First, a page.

The highest commitment level and most needed role: American citizens and legal permanent residents to offer housing for a time period for at least 6 months. This is no small task, and requires a high level of commitment. That said, nothing is truer in sponsorship than the saying, ‘It takes a village.’ Community support is extremely important for the asylum-seeker to successfully navigate a complicated system. Asylum-seekers are not eligible for federal services like refugees are; therefore, they must rely on privately-funded services. Sponsors are expected to locate such services locally and build their support system for them and the asylum-seeker as well as fundraise for any additional services needed.
Parole Sponsor – Able to receive an asylum-seeker in your home for a period of six months up to three years. Asylum-seekers are not able to get a work permit until six months from the day that they submit their asylum application. The parole sponsor will also provide a parole package for submittal to Homeland Security, this includes copies of paystubs and proof of legal status. In addition, the parole sponsor will provide commissary funds while the asylum-seeker is in detention and be ready to answer their phone when the asylum-seeker calls. Once released from detention, the parole sponsor will book travel and secure any car seats that might necessary. The asylum-seeker and their children will need both emotional and financial support. This includes offering a safe home to live in, meals and basic necessities, and physical and mental healthcare. Asylum-seekers will need transportation to their immigration appointments, to the local consulate or embassy of their country of birth to obtain a current identification. Finally, the parole sponsor will be involved with helping the asylum-seeker make connections with local groups that can assist with community integration, such as learning English, learning to use public transportation, learning how the local school system works, etc.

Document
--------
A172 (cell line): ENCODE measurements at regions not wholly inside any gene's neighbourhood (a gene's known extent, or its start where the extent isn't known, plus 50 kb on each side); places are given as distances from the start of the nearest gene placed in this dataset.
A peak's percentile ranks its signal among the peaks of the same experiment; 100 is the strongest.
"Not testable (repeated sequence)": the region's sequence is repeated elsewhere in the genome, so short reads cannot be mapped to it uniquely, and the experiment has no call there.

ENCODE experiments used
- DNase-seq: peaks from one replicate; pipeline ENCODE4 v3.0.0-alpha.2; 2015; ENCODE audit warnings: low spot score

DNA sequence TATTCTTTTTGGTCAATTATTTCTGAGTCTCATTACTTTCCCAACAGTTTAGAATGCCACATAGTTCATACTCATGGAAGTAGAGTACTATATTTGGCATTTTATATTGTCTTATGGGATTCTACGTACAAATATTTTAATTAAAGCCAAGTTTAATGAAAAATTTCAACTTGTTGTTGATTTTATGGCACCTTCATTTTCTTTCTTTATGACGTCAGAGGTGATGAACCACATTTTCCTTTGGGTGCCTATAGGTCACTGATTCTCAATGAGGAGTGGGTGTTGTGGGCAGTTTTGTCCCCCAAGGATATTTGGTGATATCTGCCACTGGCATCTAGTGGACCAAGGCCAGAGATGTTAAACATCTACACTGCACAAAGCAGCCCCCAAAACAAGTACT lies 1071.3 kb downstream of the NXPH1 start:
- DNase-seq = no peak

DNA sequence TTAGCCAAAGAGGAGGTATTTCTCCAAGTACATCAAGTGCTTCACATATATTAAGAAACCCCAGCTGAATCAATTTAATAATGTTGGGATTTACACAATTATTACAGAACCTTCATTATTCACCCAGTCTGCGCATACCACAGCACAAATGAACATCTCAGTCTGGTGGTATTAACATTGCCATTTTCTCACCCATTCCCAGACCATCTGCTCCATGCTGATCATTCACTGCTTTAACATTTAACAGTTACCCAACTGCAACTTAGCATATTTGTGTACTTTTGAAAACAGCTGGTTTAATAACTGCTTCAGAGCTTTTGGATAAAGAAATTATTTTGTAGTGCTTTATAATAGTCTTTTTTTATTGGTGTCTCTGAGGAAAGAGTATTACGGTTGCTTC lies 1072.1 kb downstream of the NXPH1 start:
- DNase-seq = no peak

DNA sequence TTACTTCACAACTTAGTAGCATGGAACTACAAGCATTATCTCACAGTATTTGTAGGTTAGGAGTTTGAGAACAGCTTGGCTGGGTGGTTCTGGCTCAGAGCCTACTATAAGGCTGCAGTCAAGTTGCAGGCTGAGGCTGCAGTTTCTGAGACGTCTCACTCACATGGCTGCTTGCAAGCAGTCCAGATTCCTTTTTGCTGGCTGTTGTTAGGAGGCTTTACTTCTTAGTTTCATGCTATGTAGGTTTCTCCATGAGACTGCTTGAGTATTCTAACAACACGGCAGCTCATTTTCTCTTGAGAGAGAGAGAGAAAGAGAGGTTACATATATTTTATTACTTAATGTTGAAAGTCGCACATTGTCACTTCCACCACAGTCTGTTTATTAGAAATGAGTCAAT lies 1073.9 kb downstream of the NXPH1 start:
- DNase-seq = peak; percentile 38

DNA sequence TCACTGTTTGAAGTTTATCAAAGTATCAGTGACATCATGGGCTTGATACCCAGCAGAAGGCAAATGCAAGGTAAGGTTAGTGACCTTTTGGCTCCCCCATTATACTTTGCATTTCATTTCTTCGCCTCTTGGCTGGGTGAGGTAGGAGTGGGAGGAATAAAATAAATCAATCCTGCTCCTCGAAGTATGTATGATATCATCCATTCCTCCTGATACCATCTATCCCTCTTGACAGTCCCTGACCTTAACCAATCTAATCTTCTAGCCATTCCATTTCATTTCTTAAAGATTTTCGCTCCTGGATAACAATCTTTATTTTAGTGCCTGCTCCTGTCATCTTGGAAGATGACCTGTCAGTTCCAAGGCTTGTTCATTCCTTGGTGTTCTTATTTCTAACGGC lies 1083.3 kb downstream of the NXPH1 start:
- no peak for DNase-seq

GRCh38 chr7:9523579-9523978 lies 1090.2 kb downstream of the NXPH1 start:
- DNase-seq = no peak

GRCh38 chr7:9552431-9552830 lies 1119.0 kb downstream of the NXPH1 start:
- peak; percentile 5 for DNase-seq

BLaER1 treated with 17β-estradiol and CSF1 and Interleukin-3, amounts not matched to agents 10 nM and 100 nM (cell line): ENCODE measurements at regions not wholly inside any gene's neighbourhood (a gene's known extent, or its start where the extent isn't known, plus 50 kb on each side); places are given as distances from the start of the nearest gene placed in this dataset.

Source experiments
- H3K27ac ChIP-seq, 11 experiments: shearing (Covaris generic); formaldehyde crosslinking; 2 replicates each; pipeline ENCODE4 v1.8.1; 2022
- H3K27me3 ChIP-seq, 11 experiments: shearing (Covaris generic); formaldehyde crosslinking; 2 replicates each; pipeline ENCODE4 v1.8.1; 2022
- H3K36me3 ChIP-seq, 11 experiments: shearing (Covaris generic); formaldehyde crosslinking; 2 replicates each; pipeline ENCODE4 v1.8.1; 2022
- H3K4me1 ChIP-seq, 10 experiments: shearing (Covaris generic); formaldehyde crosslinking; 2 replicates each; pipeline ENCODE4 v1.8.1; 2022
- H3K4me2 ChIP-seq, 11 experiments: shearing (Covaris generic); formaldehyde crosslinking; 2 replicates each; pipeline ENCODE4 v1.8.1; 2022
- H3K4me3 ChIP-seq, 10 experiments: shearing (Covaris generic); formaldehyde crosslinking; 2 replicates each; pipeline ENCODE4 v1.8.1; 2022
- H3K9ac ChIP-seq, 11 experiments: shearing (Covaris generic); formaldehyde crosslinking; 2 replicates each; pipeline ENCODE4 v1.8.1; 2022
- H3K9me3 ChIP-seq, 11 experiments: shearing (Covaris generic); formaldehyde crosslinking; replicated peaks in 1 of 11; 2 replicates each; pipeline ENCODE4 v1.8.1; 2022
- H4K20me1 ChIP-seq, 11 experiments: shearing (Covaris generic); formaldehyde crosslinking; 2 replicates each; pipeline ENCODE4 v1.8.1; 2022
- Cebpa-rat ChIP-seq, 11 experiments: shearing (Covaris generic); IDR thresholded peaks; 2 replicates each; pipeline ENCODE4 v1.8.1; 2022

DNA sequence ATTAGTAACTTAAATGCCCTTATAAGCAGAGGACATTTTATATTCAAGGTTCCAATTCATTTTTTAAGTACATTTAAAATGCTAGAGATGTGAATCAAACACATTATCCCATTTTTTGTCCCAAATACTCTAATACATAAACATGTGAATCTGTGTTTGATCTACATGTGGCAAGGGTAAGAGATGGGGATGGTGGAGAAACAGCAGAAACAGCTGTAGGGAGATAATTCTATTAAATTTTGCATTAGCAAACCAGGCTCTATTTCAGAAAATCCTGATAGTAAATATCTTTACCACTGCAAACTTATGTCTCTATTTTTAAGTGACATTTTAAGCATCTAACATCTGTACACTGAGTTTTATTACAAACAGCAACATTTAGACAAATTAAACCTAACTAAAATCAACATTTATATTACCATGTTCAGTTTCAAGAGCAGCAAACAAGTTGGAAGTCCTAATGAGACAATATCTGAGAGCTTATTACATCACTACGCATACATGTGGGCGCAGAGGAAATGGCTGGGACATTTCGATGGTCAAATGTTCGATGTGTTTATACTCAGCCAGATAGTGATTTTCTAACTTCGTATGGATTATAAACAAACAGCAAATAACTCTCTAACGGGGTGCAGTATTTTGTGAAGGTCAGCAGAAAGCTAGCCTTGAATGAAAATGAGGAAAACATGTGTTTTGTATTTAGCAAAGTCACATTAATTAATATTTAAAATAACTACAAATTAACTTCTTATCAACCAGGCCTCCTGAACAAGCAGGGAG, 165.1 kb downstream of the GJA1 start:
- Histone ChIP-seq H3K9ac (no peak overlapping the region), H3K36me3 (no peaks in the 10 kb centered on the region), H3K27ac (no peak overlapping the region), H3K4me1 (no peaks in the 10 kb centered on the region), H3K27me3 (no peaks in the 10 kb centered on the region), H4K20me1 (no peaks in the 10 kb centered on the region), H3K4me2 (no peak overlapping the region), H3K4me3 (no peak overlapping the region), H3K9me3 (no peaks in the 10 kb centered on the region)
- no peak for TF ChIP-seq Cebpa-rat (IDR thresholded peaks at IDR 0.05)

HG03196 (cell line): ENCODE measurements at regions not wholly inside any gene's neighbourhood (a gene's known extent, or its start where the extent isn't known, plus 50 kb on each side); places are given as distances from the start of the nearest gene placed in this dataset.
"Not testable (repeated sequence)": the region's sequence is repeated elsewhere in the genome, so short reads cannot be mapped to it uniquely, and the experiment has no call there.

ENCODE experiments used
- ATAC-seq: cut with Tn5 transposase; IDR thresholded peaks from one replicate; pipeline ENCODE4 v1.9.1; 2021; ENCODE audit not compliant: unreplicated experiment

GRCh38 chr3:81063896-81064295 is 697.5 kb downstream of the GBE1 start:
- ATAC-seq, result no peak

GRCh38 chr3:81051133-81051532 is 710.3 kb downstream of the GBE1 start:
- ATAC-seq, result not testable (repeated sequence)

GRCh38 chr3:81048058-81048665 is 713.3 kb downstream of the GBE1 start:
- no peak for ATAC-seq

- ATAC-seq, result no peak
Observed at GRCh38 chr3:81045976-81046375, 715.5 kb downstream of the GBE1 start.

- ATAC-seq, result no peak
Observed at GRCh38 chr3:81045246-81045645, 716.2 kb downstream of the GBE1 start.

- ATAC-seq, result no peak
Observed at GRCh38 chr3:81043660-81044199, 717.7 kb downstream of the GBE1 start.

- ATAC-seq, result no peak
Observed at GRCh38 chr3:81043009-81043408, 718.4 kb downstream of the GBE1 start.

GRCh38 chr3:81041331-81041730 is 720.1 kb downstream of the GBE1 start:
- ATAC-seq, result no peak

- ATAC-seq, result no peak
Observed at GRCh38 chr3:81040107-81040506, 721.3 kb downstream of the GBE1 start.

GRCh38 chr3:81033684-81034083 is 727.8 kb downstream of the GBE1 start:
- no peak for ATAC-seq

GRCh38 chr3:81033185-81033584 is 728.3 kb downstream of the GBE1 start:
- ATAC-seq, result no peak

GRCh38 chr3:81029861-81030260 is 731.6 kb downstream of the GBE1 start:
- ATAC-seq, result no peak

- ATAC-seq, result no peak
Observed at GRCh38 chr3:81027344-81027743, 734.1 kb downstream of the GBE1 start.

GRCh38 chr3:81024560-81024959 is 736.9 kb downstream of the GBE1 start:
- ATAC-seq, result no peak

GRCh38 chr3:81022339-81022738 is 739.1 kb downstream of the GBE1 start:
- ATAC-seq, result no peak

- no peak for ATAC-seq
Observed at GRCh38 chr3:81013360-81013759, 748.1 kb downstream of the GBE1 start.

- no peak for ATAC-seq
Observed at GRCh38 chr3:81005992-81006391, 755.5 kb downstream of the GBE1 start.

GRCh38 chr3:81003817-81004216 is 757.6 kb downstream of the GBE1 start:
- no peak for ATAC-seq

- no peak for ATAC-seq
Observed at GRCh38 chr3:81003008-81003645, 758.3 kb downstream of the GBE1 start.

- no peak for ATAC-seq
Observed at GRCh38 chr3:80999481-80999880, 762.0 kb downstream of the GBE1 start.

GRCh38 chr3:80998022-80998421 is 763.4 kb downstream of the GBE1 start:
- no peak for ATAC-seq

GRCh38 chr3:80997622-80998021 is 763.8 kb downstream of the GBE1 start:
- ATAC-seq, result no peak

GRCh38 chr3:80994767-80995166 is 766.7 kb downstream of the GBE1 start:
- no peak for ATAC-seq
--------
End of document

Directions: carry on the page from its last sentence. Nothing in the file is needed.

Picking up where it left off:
Note: If all you can do is provide a home, that’s enough. Other sponsors can step in to take care of the day-to-day needs.
Temporary Sponsor – Able to host an asylum-seeker for a few weeks, provide parole package for submittal to Homeland Security (including copies of paystubs and proof of legal status), and provide a safe home along with all meals and basic necessities to the asylum-seeker for a few weeks. This is usually needed until a parole/long term sponsor is found or when a parole sponsor is going on vacation, travelling to work or has a family emergency.
Community Support Sponsor – Prepare and send letters of support to be included in the main parole package, welcome the asylum-seeker into the community. Community support sponsors also help recently released asylum-seekers navigate all of the complex systems that the seeker needs to work in (schools, immigration court, ICE/ISAP, finding attorneys, housing, et.) They accompany the asylum-seeker to ICE check-ins and take the asylum-seeker out for tours of the city, lunch, and entertainment. They assist with childcare needs and take the asylum-seeker shopping for basic needs of fun things like make-up and toys. They take the asylum-seeker to the local healthcare clinic and help cover the cost. They take the asylum-seeker to the religious institution of the asylum-seeker’s choice, if any, and teach the asylum-seeker English.
Professional services sponsor – Provide free services. All areas of expertise needed: lawyers, doctors, nurse practitioners, OBGYN, health clinics, pediatricians, psychologists, family therapists, dentists, dental hygienists, translators, hairdressers, manicurists, ESL teachers, art teachers, dance teachers, etc.
Commissary sponsor – Donate funds to a detainee’s commissary for phone time, person hygiene products, food, and other necessities. If detained asylum-seekers do not have funds in their commissary, it is very difficult for us to be able to communicate with them and report back to the community.
Phone call sponsor – Be available to answer an asylum-seeker’s phone calls when they are detained, including collect calls. A phone call sponsor provides emotional support over the phone, and passes messages to and from the parole sponsor. Detainees are allowed very little phone time; it is very important that this sponsor answer most calls and have pen and paper ready for messages. An ability to speak Spanish and/or access to a translator is very helpful. All calls are recorded by the detention center.
Collective support – We are stronger together. An entire community can come together to support an asylum-seeker. It takes committed individuals to join forces, brainstorm and fundraise towards the end goal.